World Cup Semi-Finals: Brazil vs. Germany 
Whoever you’re rooting for now, odds are there’s at least one viewing party waiting for you. Biergarten Haus hosted parties for the previous Germany games, so count on another for the semi-final. The Grill from Ipanema is home to all things Brazilian and draws crowds supporting the host team. World Cup happy hour specials are also abundant at Jack Rose Dining Saloon, Fainting Goat and Town Tavern.

Glass Animals at U Street Music Hall: Glass Animals brings its trippy, indie-rock sound all the way from Oxford to U Street Music Hall’s intimate basement stage.

DC Dutch hosts Netherlands World Cup viewing party at Elephant & Castle. Photo courtesy of the Elephant & Castle Facebook page.

D.C. Dutch hosts a Netherlands World Cup viewing party at Elephant and Castle. Photo courtesy of the Elephant and Castle Facebook page.


World Cup Semi-Finals: Netherlands vs. Argentina 
The second semi-final game will be just as intense as the first, and for both casual watchers and die-hard fans, watch parties are the best way to experience the action. Elephant and Castle will be home to fans of the Netherlands, while Del Campo is hosting specials for Argentina followers.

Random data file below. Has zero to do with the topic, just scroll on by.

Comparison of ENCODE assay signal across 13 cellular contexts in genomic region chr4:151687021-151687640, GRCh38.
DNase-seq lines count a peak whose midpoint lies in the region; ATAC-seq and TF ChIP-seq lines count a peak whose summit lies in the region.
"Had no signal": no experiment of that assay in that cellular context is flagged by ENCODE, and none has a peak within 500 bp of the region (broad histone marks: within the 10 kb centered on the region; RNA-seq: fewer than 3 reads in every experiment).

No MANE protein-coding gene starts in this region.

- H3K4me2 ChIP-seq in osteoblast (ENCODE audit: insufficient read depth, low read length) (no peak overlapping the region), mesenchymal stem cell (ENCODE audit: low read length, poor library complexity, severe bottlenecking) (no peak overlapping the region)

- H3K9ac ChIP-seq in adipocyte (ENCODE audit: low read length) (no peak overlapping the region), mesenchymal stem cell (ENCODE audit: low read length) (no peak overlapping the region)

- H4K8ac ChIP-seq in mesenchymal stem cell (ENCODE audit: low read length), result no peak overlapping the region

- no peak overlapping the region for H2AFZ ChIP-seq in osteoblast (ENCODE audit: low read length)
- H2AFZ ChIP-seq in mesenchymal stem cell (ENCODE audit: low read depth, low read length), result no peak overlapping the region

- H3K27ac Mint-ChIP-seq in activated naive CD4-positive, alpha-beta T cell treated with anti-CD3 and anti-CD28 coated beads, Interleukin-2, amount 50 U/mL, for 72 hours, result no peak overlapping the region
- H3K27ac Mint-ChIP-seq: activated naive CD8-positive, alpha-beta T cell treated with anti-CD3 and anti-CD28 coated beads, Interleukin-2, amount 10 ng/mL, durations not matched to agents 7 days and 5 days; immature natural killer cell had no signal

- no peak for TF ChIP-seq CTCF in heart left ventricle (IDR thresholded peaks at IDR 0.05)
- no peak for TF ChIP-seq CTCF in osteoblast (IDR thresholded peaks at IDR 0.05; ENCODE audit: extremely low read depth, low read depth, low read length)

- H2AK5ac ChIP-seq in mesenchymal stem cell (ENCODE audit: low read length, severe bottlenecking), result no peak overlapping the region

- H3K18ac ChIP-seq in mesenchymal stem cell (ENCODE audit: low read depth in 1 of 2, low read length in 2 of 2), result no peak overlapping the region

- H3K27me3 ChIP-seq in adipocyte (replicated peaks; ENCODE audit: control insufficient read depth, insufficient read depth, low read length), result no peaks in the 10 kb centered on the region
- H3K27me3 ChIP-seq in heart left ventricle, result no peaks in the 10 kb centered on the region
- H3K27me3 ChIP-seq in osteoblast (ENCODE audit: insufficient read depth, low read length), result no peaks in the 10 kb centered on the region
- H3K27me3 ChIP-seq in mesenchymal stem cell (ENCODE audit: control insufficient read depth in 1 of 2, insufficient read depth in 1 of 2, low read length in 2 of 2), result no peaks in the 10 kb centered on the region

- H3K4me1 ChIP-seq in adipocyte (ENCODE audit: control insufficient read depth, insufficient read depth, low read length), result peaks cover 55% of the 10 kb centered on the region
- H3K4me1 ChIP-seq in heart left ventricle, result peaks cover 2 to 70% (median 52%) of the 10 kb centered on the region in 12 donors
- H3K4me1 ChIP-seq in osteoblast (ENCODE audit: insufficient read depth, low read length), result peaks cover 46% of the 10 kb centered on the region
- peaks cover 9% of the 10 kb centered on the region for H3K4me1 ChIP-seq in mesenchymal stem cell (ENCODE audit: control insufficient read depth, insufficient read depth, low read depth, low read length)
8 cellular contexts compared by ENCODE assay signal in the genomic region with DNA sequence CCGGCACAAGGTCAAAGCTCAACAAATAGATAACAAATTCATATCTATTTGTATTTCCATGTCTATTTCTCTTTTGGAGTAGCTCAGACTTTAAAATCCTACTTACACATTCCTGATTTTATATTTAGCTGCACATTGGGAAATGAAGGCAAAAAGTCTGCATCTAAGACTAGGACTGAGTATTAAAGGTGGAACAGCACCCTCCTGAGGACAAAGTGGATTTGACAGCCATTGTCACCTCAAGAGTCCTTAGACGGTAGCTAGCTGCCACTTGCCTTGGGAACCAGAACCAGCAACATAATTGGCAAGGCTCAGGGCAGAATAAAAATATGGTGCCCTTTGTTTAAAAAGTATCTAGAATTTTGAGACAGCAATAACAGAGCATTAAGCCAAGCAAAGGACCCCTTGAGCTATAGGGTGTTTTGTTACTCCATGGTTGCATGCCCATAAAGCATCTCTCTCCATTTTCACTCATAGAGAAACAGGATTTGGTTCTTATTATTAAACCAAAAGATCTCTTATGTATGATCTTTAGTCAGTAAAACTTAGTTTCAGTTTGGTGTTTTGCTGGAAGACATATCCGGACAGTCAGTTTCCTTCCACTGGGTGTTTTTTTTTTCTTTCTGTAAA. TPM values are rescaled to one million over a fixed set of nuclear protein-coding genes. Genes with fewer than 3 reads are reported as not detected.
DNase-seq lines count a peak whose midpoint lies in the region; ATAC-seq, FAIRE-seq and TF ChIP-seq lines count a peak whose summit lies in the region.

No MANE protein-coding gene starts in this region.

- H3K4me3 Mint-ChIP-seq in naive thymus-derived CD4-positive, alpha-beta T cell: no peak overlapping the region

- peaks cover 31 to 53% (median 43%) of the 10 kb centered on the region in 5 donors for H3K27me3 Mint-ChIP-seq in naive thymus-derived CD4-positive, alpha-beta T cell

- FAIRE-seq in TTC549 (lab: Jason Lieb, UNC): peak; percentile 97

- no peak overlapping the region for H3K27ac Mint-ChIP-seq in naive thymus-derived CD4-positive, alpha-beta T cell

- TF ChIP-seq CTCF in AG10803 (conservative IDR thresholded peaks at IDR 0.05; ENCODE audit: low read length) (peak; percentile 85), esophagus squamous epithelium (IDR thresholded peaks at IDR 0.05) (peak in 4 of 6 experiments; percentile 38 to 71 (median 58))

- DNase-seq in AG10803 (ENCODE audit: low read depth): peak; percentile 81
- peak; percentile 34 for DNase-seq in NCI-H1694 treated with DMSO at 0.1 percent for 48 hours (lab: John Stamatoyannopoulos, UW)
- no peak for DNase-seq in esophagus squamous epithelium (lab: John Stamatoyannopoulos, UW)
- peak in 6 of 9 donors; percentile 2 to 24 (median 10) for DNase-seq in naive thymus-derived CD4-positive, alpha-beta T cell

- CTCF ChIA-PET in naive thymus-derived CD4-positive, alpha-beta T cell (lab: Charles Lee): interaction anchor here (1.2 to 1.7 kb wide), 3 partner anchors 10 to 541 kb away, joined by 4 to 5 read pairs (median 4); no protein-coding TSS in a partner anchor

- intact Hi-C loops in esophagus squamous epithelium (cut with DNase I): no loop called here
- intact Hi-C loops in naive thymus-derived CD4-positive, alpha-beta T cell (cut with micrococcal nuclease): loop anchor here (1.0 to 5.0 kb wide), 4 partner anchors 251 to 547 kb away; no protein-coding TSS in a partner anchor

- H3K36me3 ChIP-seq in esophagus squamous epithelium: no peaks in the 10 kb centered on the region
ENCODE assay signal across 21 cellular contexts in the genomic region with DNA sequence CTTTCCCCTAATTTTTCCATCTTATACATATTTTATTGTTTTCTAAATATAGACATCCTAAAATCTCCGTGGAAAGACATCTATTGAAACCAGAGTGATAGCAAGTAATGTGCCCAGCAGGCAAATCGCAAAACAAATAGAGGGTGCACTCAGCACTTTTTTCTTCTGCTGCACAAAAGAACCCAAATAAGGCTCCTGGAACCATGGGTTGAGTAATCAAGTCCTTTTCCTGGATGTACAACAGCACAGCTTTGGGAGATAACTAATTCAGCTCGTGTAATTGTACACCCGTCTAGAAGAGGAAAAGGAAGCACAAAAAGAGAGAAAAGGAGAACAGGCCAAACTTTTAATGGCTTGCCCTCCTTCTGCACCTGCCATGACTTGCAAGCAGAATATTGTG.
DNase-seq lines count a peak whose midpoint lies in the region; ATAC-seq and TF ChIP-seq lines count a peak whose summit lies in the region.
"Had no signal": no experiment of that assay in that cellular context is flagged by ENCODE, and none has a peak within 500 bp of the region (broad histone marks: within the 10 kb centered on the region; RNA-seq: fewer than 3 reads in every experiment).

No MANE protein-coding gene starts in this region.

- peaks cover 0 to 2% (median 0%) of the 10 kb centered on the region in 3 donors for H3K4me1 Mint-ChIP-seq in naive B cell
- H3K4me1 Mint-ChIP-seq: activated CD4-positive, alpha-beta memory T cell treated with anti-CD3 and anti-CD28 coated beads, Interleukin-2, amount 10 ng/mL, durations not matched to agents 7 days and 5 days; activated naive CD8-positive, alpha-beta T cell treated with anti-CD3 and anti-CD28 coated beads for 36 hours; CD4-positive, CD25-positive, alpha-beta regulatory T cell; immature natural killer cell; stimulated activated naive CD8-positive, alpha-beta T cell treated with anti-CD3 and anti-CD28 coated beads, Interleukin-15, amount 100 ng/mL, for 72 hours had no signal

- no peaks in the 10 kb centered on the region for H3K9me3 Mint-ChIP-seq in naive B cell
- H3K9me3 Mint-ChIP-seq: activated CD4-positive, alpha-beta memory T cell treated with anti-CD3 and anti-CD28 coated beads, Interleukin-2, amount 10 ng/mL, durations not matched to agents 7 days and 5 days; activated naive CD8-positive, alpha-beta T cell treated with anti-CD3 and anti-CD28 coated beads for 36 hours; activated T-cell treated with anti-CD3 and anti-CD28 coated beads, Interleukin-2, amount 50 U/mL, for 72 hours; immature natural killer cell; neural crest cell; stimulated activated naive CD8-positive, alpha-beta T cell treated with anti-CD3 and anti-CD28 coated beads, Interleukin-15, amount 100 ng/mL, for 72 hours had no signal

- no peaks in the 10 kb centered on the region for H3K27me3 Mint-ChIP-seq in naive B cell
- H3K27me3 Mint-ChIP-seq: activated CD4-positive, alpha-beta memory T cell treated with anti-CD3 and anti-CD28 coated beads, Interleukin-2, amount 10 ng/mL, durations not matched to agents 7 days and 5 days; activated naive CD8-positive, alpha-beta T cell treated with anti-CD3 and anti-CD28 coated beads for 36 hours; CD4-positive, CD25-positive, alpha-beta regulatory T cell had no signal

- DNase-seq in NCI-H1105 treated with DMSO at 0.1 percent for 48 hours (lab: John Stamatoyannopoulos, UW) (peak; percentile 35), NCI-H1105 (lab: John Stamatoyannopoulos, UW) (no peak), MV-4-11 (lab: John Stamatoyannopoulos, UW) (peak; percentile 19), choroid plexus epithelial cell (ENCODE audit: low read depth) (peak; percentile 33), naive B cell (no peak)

NoMa Summer Screen: Come see free movies in the fast-growing neighborhood Wednesday nights at 7 p.m. This week’s film is “The Muppets.”


Capital Fringe Festival: This annual performance festival, featuring comedy sketches, drama and dance, kicks off Thursday and runs through July 27. There are different performances and productions at venues across the city every day of the week, so check out the full schedule.

Kitten at Rock & Roll Hotel: The West Coast pop-punk band, carried by 19-year-old frontwoman Chloe Chaidez, embarks on its first headlining tour to promote the release of the group’s first full-length album.

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Photo used under the Creative Commons license.

Photo used under the Creative Commons License.

Everyone will pour onto to the National Mall tonight for the fireworks, scheduled to start at 9 p.m.

But you don’t have to push your way through throngs of sweaty tourists to get a good view of the show. Some distance from the Reflecting Pool, where the fireworks are shot off, will give you a great view and room to stretch out.

1. The Ellipse